NED Kelly has been dead nearly 140 years, and his legend still grows. But what we know about the bushranger simply isn’t true.
BUSHRANGERS are part of Australia’s folklore. And there was no bigger name than Ned Kelly.
While the man himself was hanged in the Old Melbourne Gaol on November 11, 1880, his legend has grown through the years. But the people who were left behind: widows and young children of victims he killed have largely been forgotten.
Sergeant Michael Kennedy was one of those killed on that fateful day 140 years ago. His great grandson Leo Kennedy has written a book about that time and the impact Ned Kelly’s murders had on his family.
On October 26, 1878, 140 years ago yesterday, three policemen were murdered at Stringybark Creek. The Sergeant and two Constables were part of two groups of policemen sent in search of the fugitive Kelly brothers. Ned and Dan Kelly were wanted for horse theft and the attempted murder of a policeman. They had been on the run for months. The police parties were underprepared, under-resourced and ill-informed. Worse, the group of policemen from Mansfield who travelled to Stringybark Creek had already been given away. They were sitting ducks.
At 5pm, Constable Thomas Lonigan, a married father-of-four, was gunned down by Ned Kelly as he ran for cover. Lonigan’s revolver was still in his capped holster; he had no chance to defend himself.
Forty-five minutes later, Constable Michael Scanlan was shot as he stood in his stirrup attempting to dismount his horse. He fell to the ground and was slain on his hands and knees.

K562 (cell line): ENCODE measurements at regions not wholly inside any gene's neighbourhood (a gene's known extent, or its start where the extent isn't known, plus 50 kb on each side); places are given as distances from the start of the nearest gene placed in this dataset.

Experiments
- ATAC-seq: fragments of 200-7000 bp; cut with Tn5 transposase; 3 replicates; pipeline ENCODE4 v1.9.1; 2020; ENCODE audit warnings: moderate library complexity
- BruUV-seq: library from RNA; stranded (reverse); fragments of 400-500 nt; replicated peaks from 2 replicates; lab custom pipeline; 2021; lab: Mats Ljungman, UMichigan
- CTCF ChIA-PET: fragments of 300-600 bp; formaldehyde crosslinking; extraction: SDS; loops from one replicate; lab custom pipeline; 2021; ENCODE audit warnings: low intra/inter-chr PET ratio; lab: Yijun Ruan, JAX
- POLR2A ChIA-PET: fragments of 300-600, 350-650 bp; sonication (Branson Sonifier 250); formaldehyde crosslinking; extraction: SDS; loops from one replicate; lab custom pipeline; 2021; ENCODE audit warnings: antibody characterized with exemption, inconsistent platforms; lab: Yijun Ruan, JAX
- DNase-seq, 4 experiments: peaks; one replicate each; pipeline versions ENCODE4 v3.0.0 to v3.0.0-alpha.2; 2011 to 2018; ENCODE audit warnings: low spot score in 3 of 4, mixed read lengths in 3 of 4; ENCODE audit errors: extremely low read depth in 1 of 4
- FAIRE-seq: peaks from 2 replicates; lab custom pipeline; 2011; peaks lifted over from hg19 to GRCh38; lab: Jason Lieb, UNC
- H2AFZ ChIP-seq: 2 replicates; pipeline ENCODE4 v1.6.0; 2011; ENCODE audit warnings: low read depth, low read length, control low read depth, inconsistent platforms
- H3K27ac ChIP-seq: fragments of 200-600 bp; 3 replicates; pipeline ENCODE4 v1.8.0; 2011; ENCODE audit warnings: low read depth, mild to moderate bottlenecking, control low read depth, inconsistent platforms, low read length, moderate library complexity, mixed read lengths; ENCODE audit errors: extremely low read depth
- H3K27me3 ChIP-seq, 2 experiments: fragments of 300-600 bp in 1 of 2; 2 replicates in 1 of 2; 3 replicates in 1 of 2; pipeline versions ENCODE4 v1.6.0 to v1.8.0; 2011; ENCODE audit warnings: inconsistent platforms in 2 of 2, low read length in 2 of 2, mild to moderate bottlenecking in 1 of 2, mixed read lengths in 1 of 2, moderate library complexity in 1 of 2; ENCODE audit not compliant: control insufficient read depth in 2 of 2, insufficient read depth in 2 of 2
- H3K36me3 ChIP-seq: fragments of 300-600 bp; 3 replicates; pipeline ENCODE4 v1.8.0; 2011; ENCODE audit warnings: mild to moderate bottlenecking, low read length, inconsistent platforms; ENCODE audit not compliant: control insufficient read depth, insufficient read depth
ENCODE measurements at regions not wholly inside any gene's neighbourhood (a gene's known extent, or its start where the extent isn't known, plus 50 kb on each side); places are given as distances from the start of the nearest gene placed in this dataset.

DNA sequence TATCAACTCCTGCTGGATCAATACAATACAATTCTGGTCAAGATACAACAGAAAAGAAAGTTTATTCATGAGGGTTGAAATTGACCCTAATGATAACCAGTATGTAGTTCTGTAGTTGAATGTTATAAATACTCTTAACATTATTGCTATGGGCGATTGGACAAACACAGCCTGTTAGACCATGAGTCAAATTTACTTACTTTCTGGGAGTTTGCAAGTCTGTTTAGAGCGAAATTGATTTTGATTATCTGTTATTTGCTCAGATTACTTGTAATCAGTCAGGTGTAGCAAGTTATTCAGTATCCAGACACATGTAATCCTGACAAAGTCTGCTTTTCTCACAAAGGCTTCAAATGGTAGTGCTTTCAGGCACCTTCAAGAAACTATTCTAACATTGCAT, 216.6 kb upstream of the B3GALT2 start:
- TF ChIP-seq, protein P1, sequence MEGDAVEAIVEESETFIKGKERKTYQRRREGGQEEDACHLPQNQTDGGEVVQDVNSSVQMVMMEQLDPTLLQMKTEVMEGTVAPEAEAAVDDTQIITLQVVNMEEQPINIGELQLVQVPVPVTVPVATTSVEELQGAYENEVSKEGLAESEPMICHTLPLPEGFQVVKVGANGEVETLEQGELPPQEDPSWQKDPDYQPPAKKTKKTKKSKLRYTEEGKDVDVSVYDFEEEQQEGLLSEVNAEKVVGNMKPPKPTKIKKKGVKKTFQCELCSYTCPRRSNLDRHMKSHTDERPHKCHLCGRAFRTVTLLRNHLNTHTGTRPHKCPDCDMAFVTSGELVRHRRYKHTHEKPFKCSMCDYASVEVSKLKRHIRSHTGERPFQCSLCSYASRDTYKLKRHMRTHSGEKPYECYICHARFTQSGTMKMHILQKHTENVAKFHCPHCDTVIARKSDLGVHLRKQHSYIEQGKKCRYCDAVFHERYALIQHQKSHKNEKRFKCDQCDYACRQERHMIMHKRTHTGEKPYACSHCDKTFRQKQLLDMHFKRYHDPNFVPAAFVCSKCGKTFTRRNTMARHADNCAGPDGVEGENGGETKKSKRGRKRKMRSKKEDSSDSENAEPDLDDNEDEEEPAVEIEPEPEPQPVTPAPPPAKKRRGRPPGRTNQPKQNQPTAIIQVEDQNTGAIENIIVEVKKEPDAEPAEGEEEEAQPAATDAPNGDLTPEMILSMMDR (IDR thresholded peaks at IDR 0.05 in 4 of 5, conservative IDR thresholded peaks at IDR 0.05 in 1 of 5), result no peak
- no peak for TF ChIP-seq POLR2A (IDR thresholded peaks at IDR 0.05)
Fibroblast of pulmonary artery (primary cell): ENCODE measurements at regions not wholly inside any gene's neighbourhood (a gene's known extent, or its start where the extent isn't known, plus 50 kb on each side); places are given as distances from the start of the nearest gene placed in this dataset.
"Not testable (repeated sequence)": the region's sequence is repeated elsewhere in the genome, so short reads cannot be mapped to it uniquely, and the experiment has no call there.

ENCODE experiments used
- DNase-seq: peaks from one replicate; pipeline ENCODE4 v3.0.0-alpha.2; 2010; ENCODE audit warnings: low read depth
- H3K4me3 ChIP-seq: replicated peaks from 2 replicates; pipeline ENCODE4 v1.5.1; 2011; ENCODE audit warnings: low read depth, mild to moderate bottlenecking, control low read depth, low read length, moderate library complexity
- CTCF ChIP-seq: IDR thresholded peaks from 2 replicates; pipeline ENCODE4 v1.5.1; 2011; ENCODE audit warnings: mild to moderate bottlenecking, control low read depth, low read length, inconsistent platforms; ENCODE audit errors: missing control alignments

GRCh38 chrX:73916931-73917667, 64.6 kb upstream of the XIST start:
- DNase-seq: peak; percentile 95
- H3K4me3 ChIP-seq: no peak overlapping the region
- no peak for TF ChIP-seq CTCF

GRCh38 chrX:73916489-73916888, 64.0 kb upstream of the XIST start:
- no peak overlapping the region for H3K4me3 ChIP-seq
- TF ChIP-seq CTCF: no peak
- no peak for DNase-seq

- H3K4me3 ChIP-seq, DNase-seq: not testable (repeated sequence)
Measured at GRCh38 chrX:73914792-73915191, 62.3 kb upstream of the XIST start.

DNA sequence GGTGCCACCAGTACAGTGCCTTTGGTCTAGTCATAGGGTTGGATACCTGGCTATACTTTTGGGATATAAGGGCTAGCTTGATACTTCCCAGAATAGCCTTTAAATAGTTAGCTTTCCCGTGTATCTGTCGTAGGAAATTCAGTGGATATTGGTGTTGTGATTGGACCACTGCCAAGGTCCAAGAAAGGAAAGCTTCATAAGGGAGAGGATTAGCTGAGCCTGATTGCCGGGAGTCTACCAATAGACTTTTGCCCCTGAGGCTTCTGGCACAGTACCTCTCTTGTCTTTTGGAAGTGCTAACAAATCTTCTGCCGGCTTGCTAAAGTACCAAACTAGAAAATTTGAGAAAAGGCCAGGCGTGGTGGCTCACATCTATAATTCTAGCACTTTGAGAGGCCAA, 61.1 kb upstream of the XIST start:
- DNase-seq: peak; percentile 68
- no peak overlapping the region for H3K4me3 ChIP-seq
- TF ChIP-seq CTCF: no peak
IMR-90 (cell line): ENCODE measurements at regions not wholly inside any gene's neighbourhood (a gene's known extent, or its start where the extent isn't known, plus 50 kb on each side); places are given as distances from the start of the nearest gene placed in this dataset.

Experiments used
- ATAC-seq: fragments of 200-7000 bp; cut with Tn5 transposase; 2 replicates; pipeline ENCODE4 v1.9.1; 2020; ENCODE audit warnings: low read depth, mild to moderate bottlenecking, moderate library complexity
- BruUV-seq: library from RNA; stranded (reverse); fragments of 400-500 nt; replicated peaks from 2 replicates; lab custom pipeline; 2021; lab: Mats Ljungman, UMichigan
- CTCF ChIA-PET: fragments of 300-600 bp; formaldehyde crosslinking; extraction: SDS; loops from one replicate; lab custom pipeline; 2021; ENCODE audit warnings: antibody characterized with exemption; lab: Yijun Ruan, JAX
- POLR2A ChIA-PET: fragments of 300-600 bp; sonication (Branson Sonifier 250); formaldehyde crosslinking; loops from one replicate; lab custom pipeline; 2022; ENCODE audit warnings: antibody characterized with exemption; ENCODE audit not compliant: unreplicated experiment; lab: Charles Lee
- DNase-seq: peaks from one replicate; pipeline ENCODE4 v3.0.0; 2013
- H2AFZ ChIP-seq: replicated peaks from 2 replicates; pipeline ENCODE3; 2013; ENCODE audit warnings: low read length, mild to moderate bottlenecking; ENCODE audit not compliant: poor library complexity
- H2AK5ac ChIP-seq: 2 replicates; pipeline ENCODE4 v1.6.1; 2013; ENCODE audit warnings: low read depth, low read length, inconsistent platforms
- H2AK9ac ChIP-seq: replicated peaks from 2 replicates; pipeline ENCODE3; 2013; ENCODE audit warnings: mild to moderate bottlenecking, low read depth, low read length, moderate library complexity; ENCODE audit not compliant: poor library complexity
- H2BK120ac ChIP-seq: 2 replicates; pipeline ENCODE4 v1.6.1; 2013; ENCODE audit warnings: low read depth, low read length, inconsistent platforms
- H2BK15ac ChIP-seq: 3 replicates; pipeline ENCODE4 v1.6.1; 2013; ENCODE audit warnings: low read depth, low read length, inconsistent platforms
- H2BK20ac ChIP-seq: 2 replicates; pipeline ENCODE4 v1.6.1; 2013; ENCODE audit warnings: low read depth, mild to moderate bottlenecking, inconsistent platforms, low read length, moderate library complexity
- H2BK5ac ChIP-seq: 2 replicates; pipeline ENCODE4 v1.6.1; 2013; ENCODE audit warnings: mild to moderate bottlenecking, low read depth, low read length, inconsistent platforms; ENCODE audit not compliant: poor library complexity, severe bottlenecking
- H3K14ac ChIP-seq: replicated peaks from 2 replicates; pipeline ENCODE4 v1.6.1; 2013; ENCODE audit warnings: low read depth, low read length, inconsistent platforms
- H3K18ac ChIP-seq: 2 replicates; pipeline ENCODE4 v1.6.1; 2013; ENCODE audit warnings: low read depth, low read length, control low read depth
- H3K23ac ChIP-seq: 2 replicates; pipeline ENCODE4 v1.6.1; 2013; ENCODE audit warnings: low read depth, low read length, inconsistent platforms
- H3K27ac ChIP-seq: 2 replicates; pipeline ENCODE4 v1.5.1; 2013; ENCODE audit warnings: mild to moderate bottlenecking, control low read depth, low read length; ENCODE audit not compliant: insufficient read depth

Constable Thomas McIntyre saw the criminals shooting at his Sergeant as he got the Sergeant’s rearing horse under control. McIntyre fled on the horse with bullets trailing after him.
He was a husband; he was a father-of-five. His name was Michael Kennedy. He was my great-grandfather. His death changed the course of our family.
The colony of Victoria, Australia and the British Empire were aghast at the murders of the policemen. The shocked and devastated community of Victoria remembered these men with a monument erected in their honour in Mansfield. They were good men killed in the performance of their duty; they were good men who were to never be forgotten.
On October 26 each year we remember him, our Michael; and Thomas Lonigan and Michael Scanlan. We reflect on the impact their loss at the hands of the Kelly Gang had on their families, and still has on us.
Over time something went wrong. Their story and their killers’ story altered.
Writers and movie makers changed the victims from underprepared authorised law enforcers to heavily armed bounty hunters. The lone survivor of the Stringybark massacre, Constable Thomas McIntyre, has been branded a liar by Ned Kelly mythologisers. The families of the murdered policemen, still in mourning, were powerless to stop the rewriting. They became victims to the Kelly myth.
The human cost of distorting a family’s history is far-reaching. The families did not cope with the myth making and character assassination of their husbands and fathers. Their widows never got closure. Their families suffered. They still suffer.
Sergeant Michael Kennedy’s widow, Bridget, wanted to confront her husband’s murderer, but was refused. Instead she endured a life coloured by other people’s imaginings and the glorification of a “convicted criminal, a bully, a liar, a drunkard, a thief, a hostage taking killer”.